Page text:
As an entrepreneur, YOU get to decide how much time YOU devote to YOUR business versus the other areas of your life, which means being clear on your priorities is even more vital. It’s easy to become a workaholic or to build a business that is not sustainable because you’ve made too many personal sacrifices in the process. Look at Chip Conley with Joie de Vivre, he claims that he felt as though he had imprisoned himself while building this incredibly successful company. Remember that it is the journey, not the destination that truly matters. And make sure you are clear on your values so that you can enjoy the journey.
3. Cultivate Leisure Time.
Brigid also advises how important it is to invest in PLAY and unstructured time. See if you can let go of busy as a status symbol and invest in creativity instead. “Know that you need leisure; you need downtime. You really need to have an uncluttered mind. This is how you will achieve creativity and it will make you better at everything you do.”
As an entrepreneur, it is vital that you practice self-care. Crushing yourself to build a company is not heroic and it’s not sustainable. Plus, neuroscience haslots of evidence that all the big “Aha” moments come when we’re in a state of leisure or play. You’re more likely to have a breakthrough idea in the shower or on a hike than while sitting in front of your computer, so why not create more moments like that?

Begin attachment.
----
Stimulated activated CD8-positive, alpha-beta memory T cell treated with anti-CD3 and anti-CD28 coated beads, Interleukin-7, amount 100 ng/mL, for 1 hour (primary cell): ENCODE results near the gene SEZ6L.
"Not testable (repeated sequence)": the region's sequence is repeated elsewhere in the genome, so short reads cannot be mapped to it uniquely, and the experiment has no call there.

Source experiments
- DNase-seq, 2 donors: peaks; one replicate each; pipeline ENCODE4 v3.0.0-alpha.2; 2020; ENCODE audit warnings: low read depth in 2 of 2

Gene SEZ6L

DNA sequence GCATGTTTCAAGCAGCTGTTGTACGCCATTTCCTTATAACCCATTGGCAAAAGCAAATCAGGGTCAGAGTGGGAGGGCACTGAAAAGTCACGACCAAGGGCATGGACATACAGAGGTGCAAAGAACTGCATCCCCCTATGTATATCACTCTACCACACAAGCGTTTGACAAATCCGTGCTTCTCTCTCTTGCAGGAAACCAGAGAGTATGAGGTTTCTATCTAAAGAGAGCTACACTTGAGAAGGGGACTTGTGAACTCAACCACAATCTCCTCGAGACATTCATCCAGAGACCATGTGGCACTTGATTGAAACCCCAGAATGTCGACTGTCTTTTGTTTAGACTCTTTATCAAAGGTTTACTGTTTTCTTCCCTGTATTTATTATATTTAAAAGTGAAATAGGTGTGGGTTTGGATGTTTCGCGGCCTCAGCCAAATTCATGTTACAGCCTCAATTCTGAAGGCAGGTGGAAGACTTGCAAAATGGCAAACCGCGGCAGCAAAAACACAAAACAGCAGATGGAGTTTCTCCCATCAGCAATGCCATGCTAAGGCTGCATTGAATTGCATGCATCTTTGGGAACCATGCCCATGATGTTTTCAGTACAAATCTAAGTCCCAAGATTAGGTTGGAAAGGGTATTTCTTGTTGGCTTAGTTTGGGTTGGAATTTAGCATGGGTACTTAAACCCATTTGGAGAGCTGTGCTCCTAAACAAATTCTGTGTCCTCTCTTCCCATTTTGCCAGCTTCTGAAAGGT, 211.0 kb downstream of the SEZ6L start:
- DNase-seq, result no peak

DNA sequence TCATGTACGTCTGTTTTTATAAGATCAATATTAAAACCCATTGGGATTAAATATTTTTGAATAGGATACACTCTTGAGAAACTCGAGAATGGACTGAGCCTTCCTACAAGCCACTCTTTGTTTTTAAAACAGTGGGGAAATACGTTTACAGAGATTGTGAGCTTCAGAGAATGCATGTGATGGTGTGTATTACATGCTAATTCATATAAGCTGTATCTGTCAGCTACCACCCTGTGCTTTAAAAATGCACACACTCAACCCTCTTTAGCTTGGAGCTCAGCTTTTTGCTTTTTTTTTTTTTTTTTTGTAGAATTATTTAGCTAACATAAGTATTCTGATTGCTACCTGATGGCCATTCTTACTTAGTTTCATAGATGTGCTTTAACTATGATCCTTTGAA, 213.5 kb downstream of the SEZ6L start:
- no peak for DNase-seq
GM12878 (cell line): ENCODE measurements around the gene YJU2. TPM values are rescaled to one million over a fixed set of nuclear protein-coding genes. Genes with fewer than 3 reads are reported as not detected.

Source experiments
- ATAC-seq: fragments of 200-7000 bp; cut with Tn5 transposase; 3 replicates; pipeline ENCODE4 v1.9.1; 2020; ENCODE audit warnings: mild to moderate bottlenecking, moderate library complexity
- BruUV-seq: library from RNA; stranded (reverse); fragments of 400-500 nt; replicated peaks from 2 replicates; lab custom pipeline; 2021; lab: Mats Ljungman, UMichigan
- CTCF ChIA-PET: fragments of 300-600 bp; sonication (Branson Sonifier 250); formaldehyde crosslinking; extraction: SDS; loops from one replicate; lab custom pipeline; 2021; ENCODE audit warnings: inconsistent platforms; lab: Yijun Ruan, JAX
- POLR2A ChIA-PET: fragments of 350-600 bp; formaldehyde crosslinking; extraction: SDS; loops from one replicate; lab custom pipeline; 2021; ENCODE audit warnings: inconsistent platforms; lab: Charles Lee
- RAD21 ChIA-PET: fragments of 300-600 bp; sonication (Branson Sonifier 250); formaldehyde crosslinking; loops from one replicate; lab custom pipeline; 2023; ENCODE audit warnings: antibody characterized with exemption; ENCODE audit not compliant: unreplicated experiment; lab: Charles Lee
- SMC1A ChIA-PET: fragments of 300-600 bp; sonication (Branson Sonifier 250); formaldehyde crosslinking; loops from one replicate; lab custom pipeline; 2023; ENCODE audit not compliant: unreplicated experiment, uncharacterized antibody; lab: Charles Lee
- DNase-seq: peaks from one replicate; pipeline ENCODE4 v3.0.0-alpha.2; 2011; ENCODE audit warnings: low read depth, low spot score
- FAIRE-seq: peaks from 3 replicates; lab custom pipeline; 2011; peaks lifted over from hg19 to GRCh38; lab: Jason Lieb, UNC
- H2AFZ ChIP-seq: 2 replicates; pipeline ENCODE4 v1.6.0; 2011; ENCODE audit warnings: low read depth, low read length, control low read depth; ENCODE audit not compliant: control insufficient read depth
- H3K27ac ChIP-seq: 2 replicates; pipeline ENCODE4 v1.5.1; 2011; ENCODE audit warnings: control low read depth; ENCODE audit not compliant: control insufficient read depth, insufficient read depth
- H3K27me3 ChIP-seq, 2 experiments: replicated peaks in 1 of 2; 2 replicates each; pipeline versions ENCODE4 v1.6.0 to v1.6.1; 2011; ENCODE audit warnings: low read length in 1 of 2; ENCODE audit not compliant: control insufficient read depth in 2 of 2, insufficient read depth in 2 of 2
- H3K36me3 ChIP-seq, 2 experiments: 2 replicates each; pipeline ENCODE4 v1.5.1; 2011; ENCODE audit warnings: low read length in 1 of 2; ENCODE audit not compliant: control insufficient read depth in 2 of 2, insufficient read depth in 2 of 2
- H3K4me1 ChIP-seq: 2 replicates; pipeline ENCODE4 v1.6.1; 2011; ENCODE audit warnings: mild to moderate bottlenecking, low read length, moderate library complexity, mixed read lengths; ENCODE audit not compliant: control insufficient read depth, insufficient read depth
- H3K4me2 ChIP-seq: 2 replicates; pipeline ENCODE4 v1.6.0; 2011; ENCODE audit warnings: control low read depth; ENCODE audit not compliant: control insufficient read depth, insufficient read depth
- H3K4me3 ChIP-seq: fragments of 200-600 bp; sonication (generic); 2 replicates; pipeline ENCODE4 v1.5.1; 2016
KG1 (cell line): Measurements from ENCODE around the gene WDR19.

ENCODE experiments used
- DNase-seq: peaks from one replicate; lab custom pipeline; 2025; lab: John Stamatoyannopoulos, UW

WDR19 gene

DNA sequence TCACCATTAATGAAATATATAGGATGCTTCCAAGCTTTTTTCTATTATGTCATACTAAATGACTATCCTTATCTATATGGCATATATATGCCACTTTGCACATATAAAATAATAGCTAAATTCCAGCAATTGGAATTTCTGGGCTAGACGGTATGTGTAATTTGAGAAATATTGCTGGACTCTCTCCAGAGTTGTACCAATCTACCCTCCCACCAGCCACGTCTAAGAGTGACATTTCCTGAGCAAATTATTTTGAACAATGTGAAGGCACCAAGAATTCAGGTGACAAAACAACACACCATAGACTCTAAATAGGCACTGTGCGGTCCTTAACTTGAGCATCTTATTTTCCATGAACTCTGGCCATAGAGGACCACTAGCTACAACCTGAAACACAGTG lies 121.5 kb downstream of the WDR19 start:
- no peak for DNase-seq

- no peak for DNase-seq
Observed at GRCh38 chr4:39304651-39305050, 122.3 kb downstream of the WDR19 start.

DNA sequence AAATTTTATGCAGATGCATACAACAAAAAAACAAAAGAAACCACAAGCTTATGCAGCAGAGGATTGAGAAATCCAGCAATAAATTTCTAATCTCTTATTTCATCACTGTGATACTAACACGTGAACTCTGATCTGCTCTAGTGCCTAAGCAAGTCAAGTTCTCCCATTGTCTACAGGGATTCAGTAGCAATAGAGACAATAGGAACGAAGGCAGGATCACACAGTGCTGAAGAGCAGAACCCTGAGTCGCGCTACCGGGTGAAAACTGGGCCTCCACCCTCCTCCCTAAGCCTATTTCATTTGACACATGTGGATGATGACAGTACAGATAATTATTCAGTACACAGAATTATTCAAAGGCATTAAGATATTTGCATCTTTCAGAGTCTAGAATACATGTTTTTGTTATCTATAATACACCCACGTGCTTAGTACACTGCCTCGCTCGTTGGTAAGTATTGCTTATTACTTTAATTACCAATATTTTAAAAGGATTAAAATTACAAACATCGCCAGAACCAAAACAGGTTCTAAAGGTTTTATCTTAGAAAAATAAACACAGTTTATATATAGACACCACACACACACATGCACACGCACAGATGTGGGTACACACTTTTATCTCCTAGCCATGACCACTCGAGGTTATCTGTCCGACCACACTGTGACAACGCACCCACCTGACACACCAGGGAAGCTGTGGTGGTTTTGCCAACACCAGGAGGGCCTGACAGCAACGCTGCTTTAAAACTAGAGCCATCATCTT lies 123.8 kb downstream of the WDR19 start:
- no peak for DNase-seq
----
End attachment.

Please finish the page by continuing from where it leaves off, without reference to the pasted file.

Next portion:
4. Simplify Your To-Do List.
“Pick one thing a day that is most important to you and then do it first,” Brigid says. “Then you have a win for the rest of the day. You did your one thing where you will never do your 75 things. Many of the most productive people that I’ve talked to like to be creative in the morning and then set meetings for the afternoon when their energy has dropped a bit. Find that time that you have the most energy and then shut everything else down.”
When you are running your own business, it feels as if there is ALWAYS more to be done. In order to let go of the exhaustion and overwhelm, you need to start feeling as though you have accomplished enough at the end of each day. Having one priority thing To Do and doing it is a great way to achieve this sense of accomplishment. Here is some advice on how to make your To Do list work for YOU.
5. Work Smarter, Not Harder.